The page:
WADE

ABOUT WADE
Wade Davis is an Explorer-in-Residence at the National Geographic Society. Named by the NGS as one of the Explorers for the Millennium, he has been described as “a rare combination of scientist, scholar, poet and passionate defender of all of life’s diversity.” In recent years his work has taken him to East Africa, Borneo, Nepal, Peru, Polynesia, Tibet, Mali, Benin, Togo, New Guinea, Australia, Colombia, Vanuatu, Mongolia and the high Arctic of Nunuvut and Greenland.

An ethnographer, writer, photographer, and filmmaker, Davis holds degrees in anthropology and biology and received his Ph.D. in ethnobotany, all from Harvard University. Mostly through the Harvard Botanical Museum, he spent over three years in the Amazon and Andes as a plant explorer, living among fifteen indigenous groups in eight Latin American nations while making some 6000 botanical collections. His work later took him to Haiti to investigate folk preparations implicated in the creation of zombies, an assignment that led to his writing Passage of Darkness (1988) and The Serpent and the Rainbow (1986), an international best seller later released by Universal as a motion picture.

His other books include Penan: Voice for the Borneo Rain Forest (1990), Shadows in the Sun (1993), Nomads of the Dawn (1995), One River (1996), which was nominated for the 1997 Governor General's Literary Award for Nonfiction, The Clouded Leopard (1998), Rainforest (1998), Light at the Edge of the World (2001), The Lost Amazon (2004), Grand Canyon (2008), Book of Peoples of the World (ed. 2008), The Wayfinders: Why Ancient Wisdom Matters in the Modern World, the 2009 Massey lectures, Into the Silence: The Great War, Mallory, and the Conquest of Everest (2011), The Sacred Headwaters: The Fight to Save the Stikine, Skeena and Nass (2011) and River Notes: A Natural and Human History of the Colorado (2012). His books have been translated into sixteen languages, including French, Italian, German, Norwegian, Spanish, Portuguese, Swedish, Dutch, Basque, Macedonian, Serbian, Bulgarian, Korean, Bulgarian, Japanese and Malay, and have sold approximately 900,000 copies worldwide. Upcoming publications include a second book of photographs covering Davis’s work 2002-2012, scheduled for fall 2013, and an edited volume of the journals and letters of Oliver Wheeler, the first Canadian on Everest. Sheets of Distant Rain will follow in 2014.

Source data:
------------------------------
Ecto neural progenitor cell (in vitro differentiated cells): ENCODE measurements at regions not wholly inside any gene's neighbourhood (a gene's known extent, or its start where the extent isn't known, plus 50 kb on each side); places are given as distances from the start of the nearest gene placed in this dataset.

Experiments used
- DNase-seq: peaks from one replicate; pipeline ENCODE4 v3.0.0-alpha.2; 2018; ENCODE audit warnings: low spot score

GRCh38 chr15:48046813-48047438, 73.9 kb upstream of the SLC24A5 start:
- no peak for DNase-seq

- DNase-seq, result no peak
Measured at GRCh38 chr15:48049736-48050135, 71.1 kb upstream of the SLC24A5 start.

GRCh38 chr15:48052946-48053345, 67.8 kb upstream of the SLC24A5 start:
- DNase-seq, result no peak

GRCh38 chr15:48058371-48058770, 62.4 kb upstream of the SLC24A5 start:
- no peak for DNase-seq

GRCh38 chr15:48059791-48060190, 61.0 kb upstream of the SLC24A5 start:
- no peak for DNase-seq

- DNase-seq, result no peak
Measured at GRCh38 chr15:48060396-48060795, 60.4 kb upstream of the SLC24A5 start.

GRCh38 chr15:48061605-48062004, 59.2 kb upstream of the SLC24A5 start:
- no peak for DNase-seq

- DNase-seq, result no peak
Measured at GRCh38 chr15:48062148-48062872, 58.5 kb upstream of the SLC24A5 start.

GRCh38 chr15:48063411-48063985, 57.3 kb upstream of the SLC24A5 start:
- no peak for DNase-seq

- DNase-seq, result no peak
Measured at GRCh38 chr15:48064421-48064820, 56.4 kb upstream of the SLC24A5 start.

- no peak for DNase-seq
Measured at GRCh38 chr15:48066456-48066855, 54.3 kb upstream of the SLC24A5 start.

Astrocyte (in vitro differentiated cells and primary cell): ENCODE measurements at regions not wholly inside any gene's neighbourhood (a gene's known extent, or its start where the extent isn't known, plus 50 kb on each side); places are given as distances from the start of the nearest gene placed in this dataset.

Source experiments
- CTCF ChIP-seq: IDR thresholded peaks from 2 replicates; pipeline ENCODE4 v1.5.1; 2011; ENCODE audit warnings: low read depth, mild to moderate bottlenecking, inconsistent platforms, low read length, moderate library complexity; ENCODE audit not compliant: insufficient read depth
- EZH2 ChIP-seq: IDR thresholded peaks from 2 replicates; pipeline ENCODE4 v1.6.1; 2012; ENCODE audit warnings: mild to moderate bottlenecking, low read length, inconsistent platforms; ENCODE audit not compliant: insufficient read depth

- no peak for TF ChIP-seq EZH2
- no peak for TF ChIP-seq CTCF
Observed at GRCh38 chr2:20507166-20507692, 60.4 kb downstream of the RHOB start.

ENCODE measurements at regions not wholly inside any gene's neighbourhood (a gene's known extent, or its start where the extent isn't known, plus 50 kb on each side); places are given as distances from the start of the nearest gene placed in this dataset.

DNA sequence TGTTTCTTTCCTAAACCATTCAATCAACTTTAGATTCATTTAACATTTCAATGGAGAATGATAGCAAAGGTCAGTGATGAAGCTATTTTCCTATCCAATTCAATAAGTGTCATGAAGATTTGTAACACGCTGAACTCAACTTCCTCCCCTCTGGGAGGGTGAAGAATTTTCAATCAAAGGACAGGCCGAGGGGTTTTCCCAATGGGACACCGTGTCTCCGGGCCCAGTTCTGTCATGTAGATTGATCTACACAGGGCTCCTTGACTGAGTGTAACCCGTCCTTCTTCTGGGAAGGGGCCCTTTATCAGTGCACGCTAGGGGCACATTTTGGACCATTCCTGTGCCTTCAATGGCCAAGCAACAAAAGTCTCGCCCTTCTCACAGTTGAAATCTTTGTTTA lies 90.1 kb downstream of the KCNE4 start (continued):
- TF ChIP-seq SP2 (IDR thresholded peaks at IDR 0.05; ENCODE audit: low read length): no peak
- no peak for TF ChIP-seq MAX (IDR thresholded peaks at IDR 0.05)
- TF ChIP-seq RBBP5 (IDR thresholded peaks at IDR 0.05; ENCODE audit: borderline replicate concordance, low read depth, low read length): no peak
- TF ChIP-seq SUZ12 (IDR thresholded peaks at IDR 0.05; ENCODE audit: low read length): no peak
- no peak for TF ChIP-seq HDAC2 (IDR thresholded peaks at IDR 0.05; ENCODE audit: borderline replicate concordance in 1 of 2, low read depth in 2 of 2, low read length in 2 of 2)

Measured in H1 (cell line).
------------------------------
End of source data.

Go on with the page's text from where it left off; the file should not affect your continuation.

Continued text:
Davis is the recipient of numerous awards including: The Explorers Medal, the highest award of the Explorers Club (2011), the Gold Medal of the Royal Canadian Geographical Society (2009), the 2002 Lowell Thomas Medal (The Explorer’s Club) and the 2002 Lannan Foundation $125,000 prize for literary non-fiction. He has been granted Honorary Degrees (Doctorate of Sciences) from University of Victoria (2003), University of Guelph (2008), and Colorado College (2010), and (Doctorate of Laws) from the University of Northern British Columbia (2010) and the National College of Natural Medicine (2011). In 2004 he was made an Honorary Member of the Explorer’s Club, one of twenty. In 2012 he received the David Fairchild Medal for botanical exploration. His book, Into the Silence, was awarded the $30,000 2012 Samuel Johnson Prize, the most prestigious award for literary nonfiction in the English language.